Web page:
Why you should (coronavirus-permitting) consider a Year Abroad in 2021

They’re “fun if you’re good at them and funny if you’re awful”. This is how one UEA Year Abroad student described trying out new sports during her time studying at the Okanagan campus at the University of British Columbia in Canada.

Earlier this year, the coronavirus outbreak caused thousands of UK students studying abroad to seek a swift return home to avoid being stranded in their pastures new. Having had to return in March, I expected this student to be downbeat in my interview with her, understandably upset over all of the great opportunities she had missed.

Completely the opposite, she was very keen to stress all that she had experienced during what sounded like a whirlwind 6 months. With her university organising discounted ice hockey tickets, in addition to group outings going skiing and snowboarding among other activities, she never had to travel further than an hour from campus to have fun.

Such sports are much harder to run over here, hence they tend to require further travel and cost much more to participate in; studying abroad provides the opportunity to affordably experience an entirely new sporting culture. From competitive snowshoeing and curling, to giving ice skating, tubing and even hydroflying – as pictured above – a go, this student really demonstrated the diverse range of new sporting activities available for those on a year abroad to try out.

Her favourite sport to participate in was curling, but as a spectator it was ice hockey. She gave a great account of her time at Prospera Place – the stadium of the Kelowna Rockets – where for approximately $20, she could sit on the front row, almost within touching distance of the puck. I was told of the family-oriented atmosphere, with young children being taken along by their parents to what seemed a much more polite and friendly experience than what they would encounter at many UK football grounds.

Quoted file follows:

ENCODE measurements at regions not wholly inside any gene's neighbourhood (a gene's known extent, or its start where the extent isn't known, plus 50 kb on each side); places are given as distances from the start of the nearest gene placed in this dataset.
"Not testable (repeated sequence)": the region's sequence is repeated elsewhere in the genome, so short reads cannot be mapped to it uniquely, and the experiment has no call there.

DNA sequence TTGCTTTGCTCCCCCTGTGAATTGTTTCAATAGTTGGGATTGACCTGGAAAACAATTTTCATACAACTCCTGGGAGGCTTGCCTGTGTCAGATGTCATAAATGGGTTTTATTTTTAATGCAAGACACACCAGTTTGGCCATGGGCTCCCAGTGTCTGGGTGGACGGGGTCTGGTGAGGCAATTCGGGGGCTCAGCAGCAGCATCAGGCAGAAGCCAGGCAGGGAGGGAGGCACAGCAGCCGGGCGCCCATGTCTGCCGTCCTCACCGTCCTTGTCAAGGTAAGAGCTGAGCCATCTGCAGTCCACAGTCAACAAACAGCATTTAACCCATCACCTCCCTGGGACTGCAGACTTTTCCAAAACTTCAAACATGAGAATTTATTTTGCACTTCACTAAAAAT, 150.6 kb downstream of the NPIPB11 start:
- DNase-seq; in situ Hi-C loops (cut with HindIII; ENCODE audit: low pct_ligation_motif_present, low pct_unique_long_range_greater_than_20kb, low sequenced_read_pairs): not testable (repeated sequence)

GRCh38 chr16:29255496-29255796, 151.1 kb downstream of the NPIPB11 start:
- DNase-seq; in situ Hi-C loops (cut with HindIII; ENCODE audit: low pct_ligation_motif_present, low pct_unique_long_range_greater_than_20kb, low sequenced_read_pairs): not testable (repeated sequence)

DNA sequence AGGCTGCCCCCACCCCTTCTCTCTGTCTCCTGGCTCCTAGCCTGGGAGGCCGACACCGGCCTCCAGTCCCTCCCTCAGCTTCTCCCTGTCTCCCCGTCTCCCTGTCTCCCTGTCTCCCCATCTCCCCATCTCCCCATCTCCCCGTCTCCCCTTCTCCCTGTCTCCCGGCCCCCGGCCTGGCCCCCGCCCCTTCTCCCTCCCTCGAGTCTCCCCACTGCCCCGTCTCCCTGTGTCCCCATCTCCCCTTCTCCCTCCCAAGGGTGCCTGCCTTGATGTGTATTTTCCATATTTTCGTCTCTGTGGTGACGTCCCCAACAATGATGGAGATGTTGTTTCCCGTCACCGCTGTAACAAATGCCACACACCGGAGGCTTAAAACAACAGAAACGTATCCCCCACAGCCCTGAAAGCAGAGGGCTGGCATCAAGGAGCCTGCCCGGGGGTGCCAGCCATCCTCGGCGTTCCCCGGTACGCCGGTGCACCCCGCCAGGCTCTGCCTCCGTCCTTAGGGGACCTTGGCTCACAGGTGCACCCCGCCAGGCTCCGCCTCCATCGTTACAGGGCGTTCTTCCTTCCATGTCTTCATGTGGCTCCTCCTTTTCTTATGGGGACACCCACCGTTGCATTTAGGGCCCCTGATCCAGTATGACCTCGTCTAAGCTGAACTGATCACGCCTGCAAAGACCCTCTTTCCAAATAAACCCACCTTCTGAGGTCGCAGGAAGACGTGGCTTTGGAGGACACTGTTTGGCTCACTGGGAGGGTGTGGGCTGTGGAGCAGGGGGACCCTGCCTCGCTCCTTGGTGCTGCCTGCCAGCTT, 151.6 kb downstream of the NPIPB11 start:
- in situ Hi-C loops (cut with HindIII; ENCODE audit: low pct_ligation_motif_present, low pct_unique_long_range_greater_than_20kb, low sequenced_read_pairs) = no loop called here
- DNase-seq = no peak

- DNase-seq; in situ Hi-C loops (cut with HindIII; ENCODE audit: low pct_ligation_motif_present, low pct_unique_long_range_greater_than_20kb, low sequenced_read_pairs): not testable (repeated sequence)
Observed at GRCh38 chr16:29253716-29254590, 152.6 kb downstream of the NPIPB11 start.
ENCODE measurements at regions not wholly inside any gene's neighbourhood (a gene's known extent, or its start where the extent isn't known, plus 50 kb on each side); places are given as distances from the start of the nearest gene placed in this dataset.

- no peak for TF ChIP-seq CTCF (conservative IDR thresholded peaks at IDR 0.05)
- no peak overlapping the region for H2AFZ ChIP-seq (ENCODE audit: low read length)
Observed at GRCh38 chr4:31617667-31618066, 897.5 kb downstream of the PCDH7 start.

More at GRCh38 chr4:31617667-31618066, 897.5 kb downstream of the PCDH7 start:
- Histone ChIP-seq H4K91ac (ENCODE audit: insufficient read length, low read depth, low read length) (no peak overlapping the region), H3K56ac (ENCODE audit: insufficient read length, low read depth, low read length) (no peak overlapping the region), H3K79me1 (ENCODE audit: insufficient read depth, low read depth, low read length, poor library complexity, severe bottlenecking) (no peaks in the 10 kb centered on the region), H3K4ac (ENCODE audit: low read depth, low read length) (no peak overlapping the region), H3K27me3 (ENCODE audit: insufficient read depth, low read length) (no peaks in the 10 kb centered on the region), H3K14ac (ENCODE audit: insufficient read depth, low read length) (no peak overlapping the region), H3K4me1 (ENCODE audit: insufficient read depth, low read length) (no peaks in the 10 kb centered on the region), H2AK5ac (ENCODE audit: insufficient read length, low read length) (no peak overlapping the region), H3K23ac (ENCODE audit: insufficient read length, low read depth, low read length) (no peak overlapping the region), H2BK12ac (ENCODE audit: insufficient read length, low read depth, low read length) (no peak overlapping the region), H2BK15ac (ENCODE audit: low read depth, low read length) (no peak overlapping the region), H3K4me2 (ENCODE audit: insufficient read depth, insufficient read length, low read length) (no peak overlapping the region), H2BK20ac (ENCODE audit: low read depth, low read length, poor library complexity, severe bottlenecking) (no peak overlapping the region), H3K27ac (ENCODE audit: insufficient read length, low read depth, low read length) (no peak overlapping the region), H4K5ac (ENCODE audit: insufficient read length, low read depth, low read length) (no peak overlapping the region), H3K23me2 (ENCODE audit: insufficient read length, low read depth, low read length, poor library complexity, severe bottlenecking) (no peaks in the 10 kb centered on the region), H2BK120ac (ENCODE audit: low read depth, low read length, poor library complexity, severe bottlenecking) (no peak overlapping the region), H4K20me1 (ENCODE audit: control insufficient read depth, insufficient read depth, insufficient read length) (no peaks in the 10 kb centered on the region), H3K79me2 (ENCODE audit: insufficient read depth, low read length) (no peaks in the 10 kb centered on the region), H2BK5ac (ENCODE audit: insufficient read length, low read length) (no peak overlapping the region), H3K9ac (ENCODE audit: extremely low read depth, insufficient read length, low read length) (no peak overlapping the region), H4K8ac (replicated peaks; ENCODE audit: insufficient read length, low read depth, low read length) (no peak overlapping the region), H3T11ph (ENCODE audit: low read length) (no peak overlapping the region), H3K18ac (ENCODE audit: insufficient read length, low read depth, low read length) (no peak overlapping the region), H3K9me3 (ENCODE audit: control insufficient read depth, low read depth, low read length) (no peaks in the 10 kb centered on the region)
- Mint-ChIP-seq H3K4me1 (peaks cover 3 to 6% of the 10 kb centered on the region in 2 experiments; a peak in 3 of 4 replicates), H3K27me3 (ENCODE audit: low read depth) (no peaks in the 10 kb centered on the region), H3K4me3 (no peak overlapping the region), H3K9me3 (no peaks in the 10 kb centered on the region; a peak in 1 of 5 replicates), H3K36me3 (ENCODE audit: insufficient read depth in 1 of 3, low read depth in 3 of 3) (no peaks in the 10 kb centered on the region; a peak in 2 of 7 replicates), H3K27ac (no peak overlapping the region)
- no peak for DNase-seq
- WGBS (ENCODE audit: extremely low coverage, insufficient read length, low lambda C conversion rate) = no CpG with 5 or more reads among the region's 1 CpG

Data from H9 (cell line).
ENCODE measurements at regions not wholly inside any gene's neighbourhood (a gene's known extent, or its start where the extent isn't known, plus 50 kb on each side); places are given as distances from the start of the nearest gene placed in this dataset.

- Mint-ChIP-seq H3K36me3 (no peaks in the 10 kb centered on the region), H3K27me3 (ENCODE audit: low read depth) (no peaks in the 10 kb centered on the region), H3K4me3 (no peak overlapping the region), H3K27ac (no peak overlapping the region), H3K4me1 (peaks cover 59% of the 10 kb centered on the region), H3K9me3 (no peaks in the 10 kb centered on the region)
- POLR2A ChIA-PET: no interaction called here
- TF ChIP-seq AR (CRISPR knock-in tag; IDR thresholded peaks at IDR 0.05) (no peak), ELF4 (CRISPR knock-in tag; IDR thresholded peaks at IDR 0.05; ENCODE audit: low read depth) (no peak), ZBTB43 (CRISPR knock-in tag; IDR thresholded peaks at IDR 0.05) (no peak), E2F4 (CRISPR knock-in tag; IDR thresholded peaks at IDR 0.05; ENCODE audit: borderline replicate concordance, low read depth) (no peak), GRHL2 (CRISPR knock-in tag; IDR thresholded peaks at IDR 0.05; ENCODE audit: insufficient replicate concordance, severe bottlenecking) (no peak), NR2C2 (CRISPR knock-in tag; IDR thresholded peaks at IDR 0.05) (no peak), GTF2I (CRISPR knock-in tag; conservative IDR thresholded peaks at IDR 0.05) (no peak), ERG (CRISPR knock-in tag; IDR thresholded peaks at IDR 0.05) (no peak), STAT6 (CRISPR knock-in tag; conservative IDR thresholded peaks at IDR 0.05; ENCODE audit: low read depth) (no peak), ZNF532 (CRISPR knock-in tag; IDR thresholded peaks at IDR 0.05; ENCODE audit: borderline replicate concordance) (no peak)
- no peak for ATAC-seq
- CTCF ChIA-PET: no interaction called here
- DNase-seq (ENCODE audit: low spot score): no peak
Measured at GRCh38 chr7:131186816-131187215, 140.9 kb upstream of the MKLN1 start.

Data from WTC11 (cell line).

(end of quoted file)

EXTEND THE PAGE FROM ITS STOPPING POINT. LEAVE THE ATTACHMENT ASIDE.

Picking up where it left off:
The audience was highly involved in the day, with blimp drones distributing prizes into the crowd, stewards going around with t-shirt cannons and Rocky the Raccoon (the Rockets’ mascot) greeting you with his drum. Fans were shown on the big screen and encouraged to participate in dance competitions, with music blaring through the speakers at regular intervals.

More amusingly, the owner of the dirtiest car in the parking lot received a free ticket to a nearby car wash and various audience members were encouraged to participate in a ‘best wolf noise’ competition, which the rest of the crowd voted upon during the 3 intervals after each third of play.

Also whilst she was out in Canada, the Toronto Maple Leafs had all of their keepers sent off in a single game, so a Zamboni driver went in goal, showing that even the players seem more light-hearted over there.

Admittedly, I went into the interview still upset that my own year abroad to America had recently been cancelled, but came out refreshed, aware of what I would have missed had it gone ahead. Hopefully, in a year’s time, I will be Stateside and the days of spectator sports will have returned and then I will be able to see James Harden’s step-back threes and Aaron Rodgers’ Hail Marys up close and personal.

In hindsight, a year abroad this year would have resulted in me living in another country, but not really experiencing it.

Now, I look forward to the future and would support my interviewee’s recommendation that trying out new sports is a “good way to make new friends”. You can have lessons if you want to try and master your new sport, but failing miserably and together or just watching the pros from the side-lines is equally as enjoyable.

If there’s anything this pandemic has reminded me of is that there is a big old world out there. It would be a mighty shame for us to not take advantage of it when it is available to us once again.

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Luke Saward

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